GREG LOWER

Chanute city commissioners voted to go ahead with plans to deploy fiber optic broadband connections to two neighborhoods that have requested it.

The commission voted 3-1 to hook up the Hillside/Sunset subdivisions and an area between 7th and 14th streets that have requested connection. Commissioner Phil Chaney voted against the motion and Commissioner Tim Fairchild was not present.

The vote authorized spending up to $551,000 for the project and to set the rate for consumers at $75 per month.

The commission voted after hearing a proposal to “pitch” the project to residents.

“This will raise some eyebrows, I’m sure,” City Manager Jeff Cantrell said before discussing the terms.

The pitch from city staff eliminated the proposal for a long-term service contract and instead provides month-to-month un-throttled fiber served with a reconnect fee of $135. It also eliminates tiered pricing for early sign-up to eliminate enforcement issues.

Cantrell said the project would not rely on subscribers before the launch. Funds for the construction would come from the city electric utility’s idle funds.

Mayor Sam Budreau said it would be hard to find an investment for the funds that would provide as much return. The project is expected to payback over 30 to 36 months.

Commissioner Jacob LaRue said he was dissatisfied with the rate the pitch initially proposed. City officials have discussed a rate of $75 to $100 per month, and LaRue said he pays $60 with his current provider.

Cantrell said lowering the monthly rate would increase the number of subscribers, and Budreau said the city can amend the rate later to meet market conditions.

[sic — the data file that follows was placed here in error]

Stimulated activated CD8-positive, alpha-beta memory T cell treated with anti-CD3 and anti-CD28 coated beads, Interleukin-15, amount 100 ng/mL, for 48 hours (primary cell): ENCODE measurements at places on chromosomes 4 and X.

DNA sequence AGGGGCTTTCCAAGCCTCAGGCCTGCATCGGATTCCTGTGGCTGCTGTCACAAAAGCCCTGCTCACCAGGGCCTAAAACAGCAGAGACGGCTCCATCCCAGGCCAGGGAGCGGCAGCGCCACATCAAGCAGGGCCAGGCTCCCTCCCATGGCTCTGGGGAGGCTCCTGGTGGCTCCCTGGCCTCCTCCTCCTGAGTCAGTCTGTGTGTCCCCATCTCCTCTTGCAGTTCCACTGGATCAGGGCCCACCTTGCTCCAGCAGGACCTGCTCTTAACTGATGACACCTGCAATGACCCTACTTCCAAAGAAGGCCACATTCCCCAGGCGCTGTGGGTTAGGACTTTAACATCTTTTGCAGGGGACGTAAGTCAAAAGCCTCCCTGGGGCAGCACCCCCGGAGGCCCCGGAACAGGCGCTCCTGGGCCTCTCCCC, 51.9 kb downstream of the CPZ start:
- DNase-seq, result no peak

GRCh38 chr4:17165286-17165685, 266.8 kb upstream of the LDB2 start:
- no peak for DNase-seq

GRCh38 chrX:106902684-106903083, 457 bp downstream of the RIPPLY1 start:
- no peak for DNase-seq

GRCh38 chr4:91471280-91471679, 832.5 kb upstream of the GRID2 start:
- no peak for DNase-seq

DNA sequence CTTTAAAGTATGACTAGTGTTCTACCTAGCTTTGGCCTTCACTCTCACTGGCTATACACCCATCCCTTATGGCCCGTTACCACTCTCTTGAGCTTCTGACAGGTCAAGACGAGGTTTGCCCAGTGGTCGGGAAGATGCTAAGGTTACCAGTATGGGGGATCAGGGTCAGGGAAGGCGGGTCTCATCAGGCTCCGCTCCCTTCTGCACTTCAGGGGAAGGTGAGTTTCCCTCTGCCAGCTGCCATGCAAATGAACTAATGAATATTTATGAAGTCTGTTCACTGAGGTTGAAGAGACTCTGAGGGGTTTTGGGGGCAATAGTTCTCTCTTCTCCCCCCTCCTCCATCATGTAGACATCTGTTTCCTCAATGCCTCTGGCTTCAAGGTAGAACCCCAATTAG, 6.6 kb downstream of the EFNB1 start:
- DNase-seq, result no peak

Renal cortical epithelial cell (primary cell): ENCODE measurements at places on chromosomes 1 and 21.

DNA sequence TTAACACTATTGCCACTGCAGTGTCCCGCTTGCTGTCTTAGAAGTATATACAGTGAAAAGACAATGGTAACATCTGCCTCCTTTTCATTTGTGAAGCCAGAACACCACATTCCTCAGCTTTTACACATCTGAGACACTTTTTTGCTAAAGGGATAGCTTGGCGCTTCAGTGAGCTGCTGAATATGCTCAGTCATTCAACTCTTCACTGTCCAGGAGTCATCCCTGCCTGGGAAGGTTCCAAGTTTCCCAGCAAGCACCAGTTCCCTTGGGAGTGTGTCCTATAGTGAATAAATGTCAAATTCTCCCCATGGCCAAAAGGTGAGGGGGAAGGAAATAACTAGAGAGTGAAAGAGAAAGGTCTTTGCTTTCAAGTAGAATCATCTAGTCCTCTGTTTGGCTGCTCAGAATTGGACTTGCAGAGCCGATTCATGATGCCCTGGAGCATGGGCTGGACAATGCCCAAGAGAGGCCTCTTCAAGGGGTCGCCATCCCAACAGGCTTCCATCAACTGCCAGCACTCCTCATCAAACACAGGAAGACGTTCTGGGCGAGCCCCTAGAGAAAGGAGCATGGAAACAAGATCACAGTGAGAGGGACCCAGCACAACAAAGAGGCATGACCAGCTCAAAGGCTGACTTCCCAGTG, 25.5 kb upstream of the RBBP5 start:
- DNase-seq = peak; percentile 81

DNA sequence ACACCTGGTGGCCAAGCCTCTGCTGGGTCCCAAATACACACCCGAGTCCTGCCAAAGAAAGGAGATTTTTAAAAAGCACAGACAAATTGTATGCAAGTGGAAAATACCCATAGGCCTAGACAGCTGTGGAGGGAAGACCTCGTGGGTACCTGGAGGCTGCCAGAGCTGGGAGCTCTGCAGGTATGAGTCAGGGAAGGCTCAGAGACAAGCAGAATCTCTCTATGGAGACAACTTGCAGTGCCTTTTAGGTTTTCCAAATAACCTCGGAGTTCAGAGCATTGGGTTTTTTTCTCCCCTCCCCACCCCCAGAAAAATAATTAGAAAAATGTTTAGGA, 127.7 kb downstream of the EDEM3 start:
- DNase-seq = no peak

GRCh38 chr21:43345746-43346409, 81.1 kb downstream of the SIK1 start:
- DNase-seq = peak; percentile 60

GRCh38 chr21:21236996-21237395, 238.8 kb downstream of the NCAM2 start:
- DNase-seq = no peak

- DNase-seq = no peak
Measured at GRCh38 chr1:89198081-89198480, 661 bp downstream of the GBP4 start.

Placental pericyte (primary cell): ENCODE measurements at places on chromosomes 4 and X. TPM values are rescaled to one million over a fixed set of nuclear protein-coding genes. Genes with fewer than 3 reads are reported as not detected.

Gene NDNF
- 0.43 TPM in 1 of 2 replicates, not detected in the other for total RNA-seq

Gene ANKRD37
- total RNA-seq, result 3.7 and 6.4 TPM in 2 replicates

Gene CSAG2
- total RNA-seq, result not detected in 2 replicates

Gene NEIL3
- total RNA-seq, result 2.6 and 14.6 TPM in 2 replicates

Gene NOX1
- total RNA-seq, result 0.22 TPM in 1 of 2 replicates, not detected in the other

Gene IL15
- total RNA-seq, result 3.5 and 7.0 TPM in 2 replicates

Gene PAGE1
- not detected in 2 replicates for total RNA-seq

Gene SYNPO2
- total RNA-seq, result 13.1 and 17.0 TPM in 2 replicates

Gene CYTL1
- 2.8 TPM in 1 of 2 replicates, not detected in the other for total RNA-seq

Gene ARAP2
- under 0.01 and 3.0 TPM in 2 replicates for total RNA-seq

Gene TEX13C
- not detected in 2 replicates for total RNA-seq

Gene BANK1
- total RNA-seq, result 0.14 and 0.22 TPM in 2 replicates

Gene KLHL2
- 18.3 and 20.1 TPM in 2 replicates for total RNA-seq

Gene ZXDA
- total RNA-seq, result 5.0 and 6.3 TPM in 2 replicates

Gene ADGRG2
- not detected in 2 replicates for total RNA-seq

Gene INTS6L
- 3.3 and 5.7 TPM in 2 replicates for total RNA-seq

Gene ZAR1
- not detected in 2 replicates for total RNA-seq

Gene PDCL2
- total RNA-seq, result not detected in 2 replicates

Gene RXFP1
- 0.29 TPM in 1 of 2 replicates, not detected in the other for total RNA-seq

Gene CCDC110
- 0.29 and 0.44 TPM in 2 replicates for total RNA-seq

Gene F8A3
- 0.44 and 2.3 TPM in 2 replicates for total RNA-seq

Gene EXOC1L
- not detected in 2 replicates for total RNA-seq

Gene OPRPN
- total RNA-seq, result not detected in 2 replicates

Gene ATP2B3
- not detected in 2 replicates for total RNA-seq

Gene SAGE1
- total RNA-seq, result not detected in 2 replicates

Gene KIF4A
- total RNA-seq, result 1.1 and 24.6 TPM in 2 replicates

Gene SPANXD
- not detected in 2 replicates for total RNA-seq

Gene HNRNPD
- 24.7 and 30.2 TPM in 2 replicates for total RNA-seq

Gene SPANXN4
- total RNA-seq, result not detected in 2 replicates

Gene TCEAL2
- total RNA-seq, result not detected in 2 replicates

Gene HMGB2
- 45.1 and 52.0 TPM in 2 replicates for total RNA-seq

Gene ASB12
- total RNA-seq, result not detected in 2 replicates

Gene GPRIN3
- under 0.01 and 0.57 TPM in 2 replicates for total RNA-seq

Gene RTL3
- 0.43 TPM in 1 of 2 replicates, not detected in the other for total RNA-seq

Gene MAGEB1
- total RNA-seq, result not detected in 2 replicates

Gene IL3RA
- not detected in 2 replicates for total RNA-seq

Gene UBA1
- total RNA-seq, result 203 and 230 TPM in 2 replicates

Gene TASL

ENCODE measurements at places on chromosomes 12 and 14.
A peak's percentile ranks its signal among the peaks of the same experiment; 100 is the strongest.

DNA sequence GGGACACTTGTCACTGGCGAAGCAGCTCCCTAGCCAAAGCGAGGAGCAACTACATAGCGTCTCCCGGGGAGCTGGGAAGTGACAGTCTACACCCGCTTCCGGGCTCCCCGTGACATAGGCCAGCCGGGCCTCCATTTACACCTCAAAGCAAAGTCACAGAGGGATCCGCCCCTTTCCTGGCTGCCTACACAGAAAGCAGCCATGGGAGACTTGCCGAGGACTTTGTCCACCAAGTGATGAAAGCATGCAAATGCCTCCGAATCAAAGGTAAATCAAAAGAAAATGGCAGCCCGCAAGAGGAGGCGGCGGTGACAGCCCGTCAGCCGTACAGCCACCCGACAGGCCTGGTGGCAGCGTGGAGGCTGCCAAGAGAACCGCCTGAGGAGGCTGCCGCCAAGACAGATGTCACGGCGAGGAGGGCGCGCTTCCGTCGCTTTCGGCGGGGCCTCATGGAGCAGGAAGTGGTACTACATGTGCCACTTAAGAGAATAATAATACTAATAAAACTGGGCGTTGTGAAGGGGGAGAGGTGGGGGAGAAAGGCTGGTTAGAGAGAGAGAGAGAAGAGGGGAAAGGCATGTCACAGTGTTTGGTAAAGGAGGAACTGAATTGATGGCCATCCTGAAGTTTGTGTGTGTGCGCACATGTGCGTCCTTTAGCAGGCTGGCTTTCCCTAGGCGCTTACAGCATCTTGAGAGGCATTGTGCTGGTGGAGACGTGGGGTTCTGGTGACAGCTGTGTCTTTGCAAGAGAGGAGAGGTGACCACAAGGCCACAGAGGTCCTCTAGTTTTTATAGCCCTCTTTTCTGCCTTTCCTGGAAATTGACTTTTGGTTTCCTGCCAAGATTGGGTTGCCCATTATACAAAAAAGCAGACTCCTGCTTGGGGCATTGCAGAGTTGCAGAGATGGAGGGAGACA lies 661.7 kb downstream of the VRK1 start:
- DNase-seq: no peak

The proposal includes spending $250,000 for 230 total customers between 7th and 14th, where lines could go overhead, and $300,000 for 114 possible customers in the Hillside/Sunset area, where lines would be underground.

The discussion came as part of Cantrell’s report. In other items, he told commissioners the city would notify residents about a water quality violation.

“It’s a formality,” Cantrell said. The violation came about because of a reading from a meter that contained old water while a pipe was shut down for maintenance and brought back up again.

Cantrell also reported that the city has broken ground on a new animal shelter in the industrial park and has received 50 applicants for a second animal control officer position.

Neil Phillips of the accounting firm Jarred Gilmore and Phillips presented an audit of the city finances as of Dec. 31, 2018. He said the city had a good year with a lot of different funds and all expenses were under budget.

The city owes $466,000 in tax repayments to Ash Grove Cement, and Phillips said there were no problems encountered in the audit. Commissioners voted to accept the audit.

Commissioners also approved a five-year, 600-page regional hazard mitigation plan. They approved renewal of an agreement with the Southwestern Power Administration that gives them time to provide a six-month notice that the city will dissolve the agreement for a lower-cost electrical contract.

The solar generating plant discussion was tabled. Commissioners approved a resolution to find properties at 218 S. Kansas, owned by Michael Powell; 416 N. Kansas, owned by Justin and Robert McCready; and 516 N. Central, owned by Jay Tredway, in violation of city code.

During public comments, Larry Pierce with the Fourth of July celebration, said the fireworks display still needs $1,000 to reach its goal and commissioners approved assisting. Pierce said plans call for a bounce house, dunk tank, food and music.

Ruthann Boatwright with Main Street Chanute discussed the Cruise Night at tonight’s Farmers Market and plans for a Movie in the Park night July 19 near the Chamber of Commerce office.

Jane Brophy of the Chamber told commissioners the Kansas Department of Agriculture has scheduled the Taste of Kansas, a showcase of Kansas products, for Aug. 3 at the Summit Hill Gardens Event Center.

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